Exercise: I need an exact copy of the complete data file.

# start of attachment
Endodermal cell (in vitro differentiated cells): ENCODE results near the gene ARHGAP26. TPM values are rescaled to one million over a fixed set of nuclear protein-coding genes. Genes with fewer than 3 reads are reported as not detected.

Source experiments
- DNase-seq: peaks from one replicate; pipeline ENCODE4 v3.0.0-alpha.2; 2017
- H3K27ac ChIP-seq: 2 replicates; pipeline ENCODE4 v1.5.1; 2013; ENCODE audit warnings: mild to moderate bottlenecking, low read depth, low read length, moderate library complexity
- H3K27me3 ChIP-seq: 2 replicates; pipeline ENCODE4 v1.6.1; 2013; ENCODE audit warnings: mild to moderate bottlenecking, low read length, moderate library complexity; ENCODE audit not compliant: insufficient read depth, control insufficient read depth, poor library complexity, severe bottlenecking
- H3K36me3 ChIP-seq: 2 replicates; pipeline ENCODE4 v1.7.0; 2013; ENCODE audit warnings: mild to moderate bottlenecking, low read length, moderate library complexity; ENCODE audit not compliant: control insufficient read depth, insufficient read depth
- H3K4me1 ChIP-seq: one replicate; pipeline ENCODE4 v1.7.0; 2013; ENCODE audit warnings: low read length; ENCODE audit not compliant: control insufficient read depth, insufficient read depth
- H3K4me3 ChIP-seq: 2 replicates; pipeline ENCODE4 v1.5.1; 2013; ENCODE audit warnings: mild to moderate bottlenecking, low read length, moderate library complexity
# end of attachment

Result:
Endodermal cell (in vitro differentiated cells): ENCODE results near the gene ARHGAP26. TPM values are rescaled to one million over a fixed set of nuclear protein-coding genes. Genes with fewer than 3 reads are reported as not detected.

Source experiments
- DNase-seq: peaks from one replicate; pipeline ENCODE4 v3.0.0-alpha.2; 2017
- H3K27ac ChIP-seq: 2 replicates; pipeline ENCODE4 v1.5.1; 2013; ENCODE audit warnings: mild to moderate bottlenecking, low read depth, low read length, moderate library complexity
- H3K27me3 ChIP-seq: 2 replicates; pipeline ENCODE4 v1.6.1; 2013; ENCODE audit warnings: mild to moderate bottlenecking, low read length, moderate library complexity; ENCODE audit not compliant: insufficient read depth, control insufficient read depth, poor library complexity, severe bottlenecking
- H3K36me3 ChIP-seq: 2 replicates; pipeline ENCODE4 v1.7.0; 2013; ENCODE audit warnings: mild to moderate bottlenecking, low read length, moderate library complexity; ENCODE audit not compliant: control insufficient read depth, insufficient read depth
- H3K4me1 ChIP-seq: one replicate; pipeline ENCODE4 v1.7.0; 2013; ENCODE audit warnings: low read length; ENCODE audit not compliant: control insufficient read depth, insufficient read depth
- H3K4me3 ChIP-seq: 2 replicates; pipeline ENCODE4 v1.5.1; 2013; ENCODE audit warnings: mild to moderate bottlenecking, low read length, moderate library complexity